Slack brought us the promise of reducing emails and having all the knowledge of your company in one place, searchable. While I still feel it’s completely failed to deliver on the latter, on the former it most definitely has delivered. Internal emails at JetBrains have been significantly reduced. At least in my case. But I personally feel that it’s come at a cost; that of productivity.
As a remote person, I very much advocated and encouraged the use of Slack at JetBrains, and I believe that it has greatly benefited our company. In fact, most of our team is remote and we have a channel on Slack which is esssentially the same as a watercooler; giving us a sense of working together and constantly being in touch. Much the same way, it has contributed positively to non-remote workers too.
But Slack has also given us the feeling that we can reach out to anyone at any time for anything. The consequence of this however is that frequent interruptions can often lead to context switches which in turn, much like with threads, can impact performance.
Now of course, many may say - don’t blame the tool but how you use it. And that’s OK. In fact many times I’ve used the same argument, and this post isn’t about me “rage-quiting Slack”. Instead it’s about changing the way I’m now using Slack.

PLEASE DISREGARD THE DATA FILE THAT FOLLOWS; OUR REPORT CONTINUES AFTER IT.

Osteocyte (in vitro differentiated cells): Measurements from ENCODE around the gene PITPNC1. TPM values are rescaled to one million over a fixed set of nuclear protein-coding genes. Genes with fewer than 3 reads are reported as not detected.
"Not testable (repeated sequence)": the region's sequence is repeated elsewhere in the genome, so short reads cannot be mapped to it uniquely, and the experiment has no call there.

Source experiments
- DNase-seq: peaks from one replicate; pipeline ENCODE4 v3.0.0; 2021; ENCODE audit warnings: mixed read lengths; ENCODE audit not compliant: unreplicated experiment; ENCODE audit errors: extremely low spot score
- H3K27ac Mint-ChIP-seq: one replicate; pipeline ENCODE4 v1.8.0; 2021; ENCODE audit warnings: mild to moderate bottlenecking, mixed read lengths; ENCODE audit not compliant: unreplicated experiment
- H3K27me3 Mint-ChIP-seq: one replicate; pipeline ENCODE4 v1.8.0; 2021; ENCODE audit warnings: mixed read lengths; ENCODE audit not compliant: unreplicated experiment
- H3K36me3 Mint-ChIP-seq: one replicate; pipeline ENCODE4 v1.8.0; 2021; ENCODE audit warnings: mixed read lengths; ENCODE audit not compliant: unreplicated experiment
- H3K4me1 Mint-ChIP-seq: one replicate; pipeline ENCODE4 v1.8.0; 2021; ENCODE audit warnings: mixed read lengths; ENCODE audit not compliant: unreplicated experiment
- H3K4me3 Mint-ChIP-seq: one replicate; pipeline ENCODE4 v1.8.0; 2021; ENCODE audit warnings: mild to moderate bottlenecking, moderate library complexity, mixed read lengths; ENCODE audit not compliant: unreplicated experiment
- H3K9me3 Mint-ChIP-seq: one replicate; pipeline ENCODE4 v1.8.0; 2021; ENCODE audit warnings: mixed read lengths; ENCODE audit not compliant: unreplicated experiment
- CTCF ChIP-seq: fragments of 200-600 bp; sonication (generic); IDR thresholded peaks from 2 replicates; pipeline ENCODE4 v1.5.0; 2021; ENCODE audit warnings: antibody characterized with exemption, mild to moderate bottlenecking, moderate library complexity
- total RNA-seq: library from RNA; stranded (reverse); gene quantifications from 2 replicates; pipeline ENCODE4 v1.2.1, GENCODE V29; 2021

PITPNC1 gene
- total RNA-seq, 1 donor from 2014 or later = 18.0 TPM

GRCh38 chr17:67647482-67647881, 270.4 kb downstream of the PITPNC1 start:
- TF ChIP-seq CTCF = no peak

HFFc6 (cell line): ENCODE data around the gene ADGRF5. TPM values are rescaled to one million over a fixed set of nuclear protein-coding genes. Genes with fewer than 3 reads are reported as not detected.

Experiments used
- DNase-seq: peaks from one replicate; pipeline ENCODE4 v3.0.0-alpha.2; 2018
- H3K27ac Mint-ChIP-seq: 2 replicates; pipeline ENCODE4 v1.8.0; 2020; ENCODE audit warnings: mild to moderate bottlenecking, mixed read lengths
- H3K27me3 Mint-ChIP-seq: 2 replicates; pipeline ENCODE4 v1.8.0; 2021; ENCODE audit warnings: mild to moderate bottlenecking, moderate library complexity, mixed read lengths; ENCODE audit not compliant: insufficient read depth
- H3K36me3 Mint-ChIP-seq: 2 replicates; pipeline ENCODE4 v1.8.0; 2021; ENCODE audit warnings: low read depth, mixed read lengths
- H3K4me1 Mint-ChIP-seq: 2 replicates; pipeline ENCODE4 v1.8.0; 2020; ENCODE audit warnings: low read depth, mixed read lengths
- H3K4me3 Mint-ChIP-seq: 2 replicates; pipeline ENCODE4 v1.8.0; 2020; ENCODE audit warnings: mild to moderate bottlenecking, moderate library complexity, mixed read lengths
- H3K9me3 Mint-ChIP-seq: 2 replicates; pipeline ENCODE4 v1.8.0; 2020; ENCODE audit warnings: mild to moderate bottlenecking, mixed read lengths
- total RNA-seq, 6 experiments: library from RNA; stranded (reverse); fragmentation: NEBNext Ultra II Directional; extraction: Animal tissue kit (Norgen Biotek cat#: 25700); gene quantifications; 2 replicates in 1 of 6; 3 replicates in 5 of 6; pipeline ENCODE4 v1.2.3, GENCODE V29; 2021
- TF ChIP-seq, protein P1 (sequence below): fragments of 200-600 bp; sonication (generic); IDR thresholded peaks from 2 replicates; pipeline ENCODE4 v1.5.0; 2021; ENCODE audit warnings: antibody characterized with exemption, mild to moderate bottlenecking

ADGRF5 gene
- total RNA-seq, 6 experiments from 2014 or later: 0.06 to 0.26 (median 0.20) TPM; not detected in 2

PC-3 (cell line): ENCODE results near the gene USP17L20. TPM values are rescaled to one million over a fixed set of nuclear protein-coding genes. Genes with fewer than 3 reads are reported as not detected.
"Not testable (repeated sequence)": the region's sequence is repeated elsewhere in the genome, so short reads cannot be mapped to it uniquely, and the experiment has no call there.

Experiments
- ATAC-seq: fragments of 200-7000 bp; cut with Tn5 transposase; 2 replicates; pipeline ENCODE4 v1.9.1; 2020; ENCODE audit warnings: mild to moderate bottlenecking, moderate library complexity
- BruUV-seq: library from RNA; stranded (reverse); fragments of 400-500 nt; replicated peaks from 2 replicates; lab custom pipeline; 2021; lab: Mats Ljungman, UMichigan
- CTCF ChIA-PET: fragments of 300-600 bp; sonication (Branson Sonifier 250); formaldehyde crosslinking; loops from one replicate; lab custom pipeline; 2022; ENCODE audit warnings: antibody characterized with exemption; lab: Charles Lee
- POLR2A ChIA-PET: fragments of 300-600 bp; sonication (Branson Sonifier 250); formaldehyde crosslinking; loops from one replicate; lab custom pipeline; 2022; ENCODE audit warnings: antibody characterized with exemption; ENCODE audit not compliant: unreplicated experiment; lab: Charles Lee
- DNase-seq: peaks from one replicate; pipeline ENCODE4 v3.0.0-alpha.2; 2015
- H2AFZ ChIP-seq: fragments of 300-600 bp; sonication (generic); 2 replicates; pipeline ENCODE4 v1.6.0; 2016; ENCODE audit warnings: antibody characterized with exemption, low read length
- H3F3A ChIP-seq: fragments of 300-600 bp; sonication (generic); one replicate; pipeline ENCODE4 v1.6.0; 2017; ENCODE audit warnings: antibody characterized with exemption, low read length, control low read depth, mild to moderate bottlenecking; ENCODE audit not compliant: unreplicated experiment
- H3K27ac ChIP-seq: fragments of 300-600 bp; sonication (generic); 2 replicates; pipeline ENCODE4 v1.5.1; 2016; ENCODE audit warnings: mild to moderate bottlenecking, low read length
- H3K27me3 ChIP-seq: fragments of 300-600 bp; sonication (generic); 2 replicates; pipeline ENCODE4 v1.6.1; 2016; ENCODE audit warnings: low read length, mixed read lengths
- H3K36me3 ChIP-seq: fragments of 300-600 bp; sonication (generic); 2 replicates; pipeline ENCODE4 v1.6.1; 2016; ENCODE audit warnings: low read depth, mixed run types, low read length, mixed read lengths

A simple rule
This change is reduced to a very simple rule:
Unless it is urgent, I do not ping a person or a group of people (understanding by this a group DM or small private channel) directly. Instead use email or issue tracker
I’ve moved(ing) back to making use of the right tool at the right moment, as opposed to believing Slack should be used for everything, i.e.:
- Email or issue tracker for non-urgent discussions or issues that need attention. At JetBrains we make heavy use of YouTrack, not just as a software project management tool, but for many things including organising shows, trips, payments, etc. We also at times use it to have discussions and make decisions. The benefits over email are that people can leave and join at any time, and everything is documented
- Email when pinging someone to see if and when they’re available for a chat (when not urgent).
- Issue tracker for logging bugs as opposed to some random code snippet or unexpected behaviour, expecting everyone to drop something and attend to my problem.
About the only time I will post a question to a channel is -
- It’s something urgent
- I have no idea who could help me with the question at hand
Now while some of you may suggest to just shut down Slack and open it once in a while, the point here is about being available for when it is important and benefing from the many good things that Slack does provide, while at the same time not feeling completely overwhelemed by the many notifications.
Finally, I think it’s important to not confuse being open and willing to help with constantly being available on Slack, responding to any notification instantly. We can all still be open and helpful to others. It’s about appreciating that at times one tool may be more appropriate than another when asking for something.